Investing.com — Most Asian currencies retreated on Thursday, while the dollar rose after stronger-than-expected payrolls data helped overcome concerns over a U.S. rating downgrade by Fitch.
Markets remained largely risk-averse after the Fitch move, which kept Asian units under pressure and spurred more safe haven demand for the greenback.
Risk-heavy currencies such as the and the fell 0.1% and 0.2%, respectively, after sharp losses this week, while the lost 0.2% after the Bank of Japan carried out another unscheduled bond buying operation.
The fell slightly as data showed the country’s remained steady in June, while fell less than expected in the second quarter.
Dollar firms as strong payrolls offset rating downgrade jitters
The dollar rose in overnight trade on Wednesday after private data showed that grew substantially more than expected in July. The reading pushed up concerns over a similarly strong reading from official data, which is due on Friday.
Any signs of strength in the labor market give the Federal Reserve more economic headroom to keep raising interest rates – a scenario that bodes well for the dollar and poorly for risk-driven assets.
The and rose 0.1% each in Asian trade, after adding 0.3% on Wednesday.
The strong payrolls reading also helped the greenback trade past concerns over a downgrade to the U.S. sovereign rating by Fitch. The ratings agency cited increased concerns over stretched fiscal spending and headwinds from growing political partisanship.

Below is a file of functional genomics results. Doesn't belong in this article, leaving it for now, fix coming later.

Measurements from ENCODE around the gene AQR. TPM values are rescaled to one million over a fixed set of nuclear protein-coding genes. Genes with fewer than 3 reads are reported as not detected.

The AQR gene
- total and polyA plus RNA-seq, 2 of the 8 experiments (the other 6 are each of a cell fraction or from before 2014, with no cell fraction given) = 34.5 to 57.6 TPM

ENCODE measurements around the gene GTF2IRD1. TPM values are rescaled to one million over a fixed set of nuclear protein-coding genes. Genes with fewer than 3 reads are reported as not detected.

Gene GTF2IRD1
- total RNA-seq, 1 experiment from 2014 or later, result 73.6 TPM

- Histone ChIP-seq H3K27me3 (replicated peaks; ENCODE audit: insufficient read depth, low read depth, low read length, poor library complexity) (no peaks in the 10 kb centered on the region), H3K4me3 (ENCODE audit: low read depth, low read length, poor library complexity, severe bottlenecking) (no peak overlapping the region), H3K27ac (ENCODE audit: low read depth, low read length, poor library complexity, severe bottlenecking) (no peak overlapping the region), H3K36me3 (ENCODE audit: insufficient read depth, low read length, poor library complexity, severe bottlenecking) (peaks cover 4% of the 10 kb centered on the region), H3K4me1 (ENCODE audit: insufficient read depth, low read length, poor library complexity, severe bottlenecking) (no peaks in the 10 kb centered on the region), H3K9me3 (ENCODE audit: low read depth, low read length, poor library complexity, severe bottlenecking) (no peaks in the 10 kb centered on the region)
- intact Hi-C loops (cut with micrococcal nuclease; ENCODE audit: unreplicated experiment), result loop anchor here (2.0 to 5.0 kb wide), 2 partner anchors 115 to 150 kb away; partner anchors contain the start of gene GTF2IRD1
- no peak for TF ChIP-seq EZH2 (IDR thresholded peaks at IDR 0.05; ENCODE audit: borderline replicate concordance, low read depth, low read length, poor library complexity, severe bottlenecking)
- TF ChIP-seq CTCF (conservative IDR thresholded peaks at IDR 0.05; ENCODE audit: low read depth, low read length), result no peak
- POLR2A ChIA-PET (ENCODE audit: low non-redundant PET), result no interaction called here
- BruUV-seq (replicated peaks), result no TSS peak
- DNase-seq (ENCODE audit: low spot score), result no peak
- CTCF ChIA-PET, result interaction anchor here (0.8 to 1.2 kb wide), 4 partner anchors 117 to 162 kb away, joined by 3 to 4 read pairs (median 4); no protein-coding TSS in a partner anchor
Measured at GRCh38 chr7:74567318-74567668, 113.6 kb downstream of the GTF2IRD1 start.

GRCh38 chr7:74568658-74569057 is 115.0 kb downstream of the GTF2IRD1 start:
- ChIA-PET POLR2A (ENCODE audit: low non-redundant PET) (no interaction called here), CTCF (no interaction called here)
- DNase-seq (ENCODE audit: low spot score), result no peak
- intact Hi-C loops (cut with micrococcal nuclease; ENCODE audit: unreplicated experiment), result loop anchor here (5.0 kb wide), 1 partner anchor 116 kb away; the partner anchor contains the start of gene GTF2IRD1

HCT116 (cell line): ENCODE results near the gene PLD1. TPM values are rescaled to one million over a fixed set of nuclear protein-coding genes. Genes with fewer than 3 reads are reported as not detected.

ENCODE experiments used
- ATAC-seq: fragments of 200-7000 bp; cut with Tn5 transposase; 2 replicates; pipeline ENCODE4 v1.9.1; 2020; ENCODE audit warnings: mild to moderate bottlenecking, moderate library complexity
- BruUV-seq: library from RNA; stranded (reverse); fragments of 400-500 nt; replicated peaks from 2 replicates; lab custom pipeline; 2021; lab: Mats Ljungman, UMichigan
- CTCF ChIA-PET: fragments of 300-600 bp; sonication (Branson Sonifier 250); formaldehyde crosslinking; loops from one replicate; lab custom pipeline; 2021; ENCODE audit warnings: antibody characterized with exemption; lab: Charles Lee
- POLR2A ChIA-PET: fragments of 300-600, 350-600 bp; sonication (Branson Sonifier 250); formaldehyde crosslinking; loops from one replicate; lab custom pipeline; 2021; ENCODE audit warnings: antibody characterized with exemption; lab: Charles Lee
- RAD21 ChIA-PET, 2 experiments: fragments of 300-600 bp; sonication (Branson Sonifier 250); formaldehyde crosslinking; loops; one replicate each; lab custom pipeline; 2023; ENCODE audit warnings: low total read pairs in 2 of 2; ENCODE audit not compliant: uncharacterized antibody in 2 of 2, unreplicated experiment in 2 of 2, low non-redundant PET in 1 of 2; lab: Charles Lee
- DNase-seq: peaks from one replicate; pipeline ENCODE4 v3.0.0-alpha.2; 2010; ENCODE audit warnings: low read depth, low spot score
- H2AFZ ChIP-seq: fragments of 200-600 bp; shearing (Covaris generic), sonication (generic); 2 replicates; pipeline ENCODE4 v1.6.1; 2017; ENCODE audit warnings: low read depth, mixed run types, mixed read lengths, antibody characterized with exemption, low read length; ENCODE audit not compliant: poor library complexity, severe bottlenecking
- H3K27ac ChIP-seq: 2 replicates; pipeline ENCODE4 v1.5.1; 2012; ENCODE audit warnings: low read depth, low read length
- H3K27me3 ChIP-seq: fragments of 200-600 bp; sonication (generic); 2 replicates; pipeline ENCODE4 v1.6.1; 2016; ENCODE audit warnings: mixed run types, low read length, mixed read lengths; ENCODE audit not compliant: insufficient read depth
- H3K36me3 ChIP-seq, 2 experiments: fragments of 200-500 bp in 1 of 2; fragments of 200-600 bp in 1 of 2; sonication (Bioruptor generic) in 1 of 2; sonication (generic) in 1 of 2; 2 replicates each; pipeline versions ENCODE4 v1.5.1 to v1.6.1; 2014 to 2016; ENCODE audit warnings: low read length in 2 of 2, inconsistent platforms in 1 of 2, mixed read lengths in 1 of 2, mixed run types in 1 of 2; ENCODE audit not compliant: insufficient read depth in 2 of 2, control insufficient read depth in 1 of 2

But analysts said that while the move will spur some risk aversion, the downgrade is unlikely to have broader ramifications for global financial markets.
Concerns over the downgrade, coupled with growing anticipation of Friday’s payrolls reading, kept most Asian currencies trading negative this week. Markets were also awaiting a widely expected interest rate hike from the later in the day, with the trading sideways.
Chinese yuan outperforms on strong services PMI
The was among the sole gainers for the day, rising 0.3% to the dollar after a showed that the country’s service sector grew more than expected in July.
The reading showed that some facets of the Chinese economy – particularly retail spending and services demand – still remained robust, despite severe slowdowns in manufacturing and the property market.
But markets were still awaiting more signals on stimulus measures from the government. While officials promised more measures to support local spending, they were yet to outline more details on the proposed measures.